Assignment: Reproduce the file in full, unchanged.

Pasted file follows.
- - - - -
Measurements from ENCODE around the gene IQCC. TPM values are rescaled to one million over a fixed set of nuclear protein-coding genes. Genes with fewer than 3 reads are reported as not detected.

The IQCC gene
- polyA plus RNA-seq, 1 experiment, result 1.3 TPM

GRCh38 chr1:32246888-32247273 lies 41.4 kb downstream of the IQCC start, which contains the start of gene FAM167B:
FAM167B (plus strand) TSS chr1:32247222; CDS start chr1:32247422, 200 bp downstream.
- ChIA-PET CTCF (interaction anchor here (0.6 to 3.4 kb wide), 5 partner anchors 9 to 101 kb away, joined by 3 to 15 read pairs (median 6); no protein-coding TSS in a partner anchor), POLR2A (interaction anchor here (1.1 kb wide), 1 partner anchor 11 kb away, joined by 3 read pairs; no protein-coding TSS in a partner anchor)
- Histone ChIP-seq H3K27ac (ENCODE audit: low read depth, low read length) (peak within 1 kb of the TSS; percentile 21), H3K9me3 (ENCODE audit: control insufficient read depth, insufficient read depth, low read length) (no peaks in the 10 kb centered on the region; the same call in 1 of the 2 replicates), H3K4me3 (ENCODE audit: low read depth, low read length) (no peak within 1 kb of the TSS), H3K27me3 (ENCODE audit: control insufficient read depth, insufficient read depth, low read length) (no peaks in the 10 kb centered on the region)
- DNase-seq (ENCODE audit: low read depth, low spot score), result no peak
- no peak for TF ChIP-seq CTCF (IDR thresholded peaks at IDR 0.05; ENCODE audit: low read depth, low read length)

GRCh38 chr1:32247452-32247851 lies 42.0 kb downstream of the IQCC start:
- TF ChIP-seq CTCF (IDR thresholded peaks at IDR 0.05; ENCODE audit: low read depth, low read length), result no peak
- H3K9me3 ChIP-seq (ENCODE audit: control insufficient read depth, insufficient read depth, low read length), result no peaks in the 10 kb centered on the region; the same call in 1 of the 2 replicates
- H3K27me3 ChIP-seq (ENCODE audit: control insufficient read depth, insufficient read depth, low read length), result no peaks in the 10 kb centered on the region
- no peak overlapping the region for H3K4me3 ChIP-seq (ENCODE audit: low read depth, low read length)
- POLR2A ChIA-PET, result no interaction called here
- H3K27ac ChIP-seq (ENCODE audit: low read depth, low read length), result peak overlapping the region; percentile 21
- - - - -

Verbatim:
Measurements from ENCODE around the gene IQCC. TPM values are rescaled to one million over a fixed set of nuclear protein-coding genes. Genes with fewer than 3 reads are reported as not detected.

The IQCC gene
- polyA plus RNA-seq, 1 experiment, result 1.3 TPM

GRCh38 chr1:32246888-32247273 lies 41.4 kb downstream of the IQCC start, which contains the start of gene FAM167B:
FAM167B (plus strand) TSS chr1:32247222; CDS start chr1:32247422, 200 bp downstream.
- ChIA-PET CTCF (interaction anchor here (0.6 to 3.4 kb wide), 5 partner anchors 9 to 101 kb away, joined by 3 to 15 read pairs (median 6); no protein-coding TSS in a partner anchor), POLR2A (interaction anchor here (1.1 kb wide), 1 partner anchor 11 kb away, joined by 3 read pairs; no protein-coding TSS in a partner anchor)
- Histone ChIP-seq H3K27ac (ENCODE audit: low read depth, low read length) (peak within 1 kb of the TSS; percentile 21), H3K9me3 (ENCODE audit: control insufficient read depth, insufficient read depth, low read length) (no peaks in the 10 kb centered on the region; the same call in 1 of the 2 replicates), H3K4me3 (ENCODE audit: low read depth, low read length) (no peak within 1 kb of the TSS), H3K27me3 (ENCODE audit: control insufficient read depth, insufficient read depth, low read length) (no peaks in the 10 kb centered on the region)
- DNase-seq (ENCODE audit: low read depth, low spot score), result no peak
- no peak for TF ChIP-seq CTCF (IDR thresholded peaks at IDR 0.05; ENCODE audit: low read depth, low read length)

GRCh38 chr1:32247452-32247851 lies 42.0 kb downstream of the IQCC start:
- TF ChIP-seq CTCF (IDR thresholded peaks at IDR 0.05; ENCODE audit: low read depth, low read length), result no peak
- H3K9me3 ChIP-seq (ENCODE audit: control insufficient read depth, insufficient read depth, low read length), result no peaks in the 10 kb centered on the region; the same call in 1 of the 2 replicates
- H3K27me3 ChIP-seq (ENCODE audit: control insufficient read depth, insufficient read depth, low read length), result no peaks in the 10 kb centered on the region
- no peak overlapping the region for H3K4me3 ChIP-seq (ENCODE audit: low read depth, low read length)
- POLR2A ChIA-PET, result no interaction called here
- H3K27ac ChIP-seq (ENCODE audit: low read depth, low read length), result peak overlapping the region; percentile 21